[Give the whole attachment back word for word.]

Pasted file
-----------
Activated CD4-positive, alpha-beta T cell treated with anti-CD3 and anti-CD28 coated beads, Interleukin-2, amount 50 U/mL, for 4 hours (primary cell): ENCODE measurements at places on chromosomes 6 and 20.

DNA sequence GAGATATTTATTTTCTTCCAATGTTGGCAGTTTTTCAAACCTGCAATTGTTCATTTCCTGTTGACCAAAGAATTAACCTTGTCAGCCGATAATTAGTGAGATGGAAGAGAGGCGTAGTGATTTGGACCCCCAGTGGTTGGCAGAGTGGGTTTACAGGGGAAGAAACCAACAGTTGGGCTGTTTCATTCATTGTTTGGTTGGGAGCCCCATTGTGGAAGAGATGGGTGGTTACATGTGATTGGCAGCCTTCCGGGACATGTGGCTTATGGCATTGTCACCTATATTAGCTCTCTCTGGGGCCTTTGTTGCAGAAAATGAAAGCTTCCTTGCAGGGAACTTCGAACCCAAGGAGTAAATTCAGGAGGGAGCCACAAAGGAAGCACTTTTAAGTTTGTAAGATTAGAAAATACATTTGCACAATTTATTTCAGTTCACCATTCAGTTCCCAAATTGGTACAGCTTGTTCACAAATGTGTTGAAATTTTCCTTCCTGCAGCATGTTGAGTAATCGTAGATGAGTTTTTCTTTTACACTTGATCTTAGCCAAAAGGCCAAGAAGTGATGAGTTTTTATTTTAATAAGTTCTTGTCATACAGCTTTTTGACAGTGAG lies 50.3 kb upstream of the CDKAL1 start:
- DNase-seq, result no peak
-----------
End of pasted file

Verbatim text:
Activated CD4-positive, alpha-beta T cell treated with anti-CD3 and anti-CD28 coated beads, Interleukin-2, amount 50 U/mL, for 4 hours (primary cell): ENCODE measurements at places on chromosomes 6 and 20.

DNA sequence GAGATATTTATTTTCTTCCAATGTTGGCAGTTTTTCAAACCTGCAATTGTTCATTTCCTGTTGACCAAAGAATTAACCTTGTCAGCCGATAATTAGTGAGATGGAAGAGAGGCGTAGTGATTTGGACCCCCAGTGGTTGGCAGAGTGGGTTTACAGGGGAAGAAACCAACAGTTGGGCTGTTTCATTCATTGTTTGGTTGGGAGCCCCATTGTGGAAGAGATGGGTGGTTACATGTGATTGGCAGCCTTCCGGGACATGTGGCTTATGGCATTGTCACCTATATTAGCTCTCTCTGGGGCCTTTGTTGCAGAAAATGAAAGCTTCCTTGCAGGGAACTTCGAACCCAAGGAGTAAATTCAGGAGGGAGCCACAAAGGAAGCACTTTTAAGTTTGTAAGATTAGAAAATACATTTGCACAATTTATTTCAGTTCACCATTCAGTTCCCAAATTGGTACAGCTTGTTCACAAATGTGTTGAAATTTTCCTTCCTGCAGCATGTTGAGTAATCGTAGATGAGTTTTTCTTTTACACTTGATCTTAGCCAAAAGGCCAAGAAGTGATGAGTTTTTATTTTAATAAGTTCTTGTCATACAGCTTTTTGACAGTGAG lies 50.3 kb upstream of the CDKAL1 start:
- DNase-seq, result no peak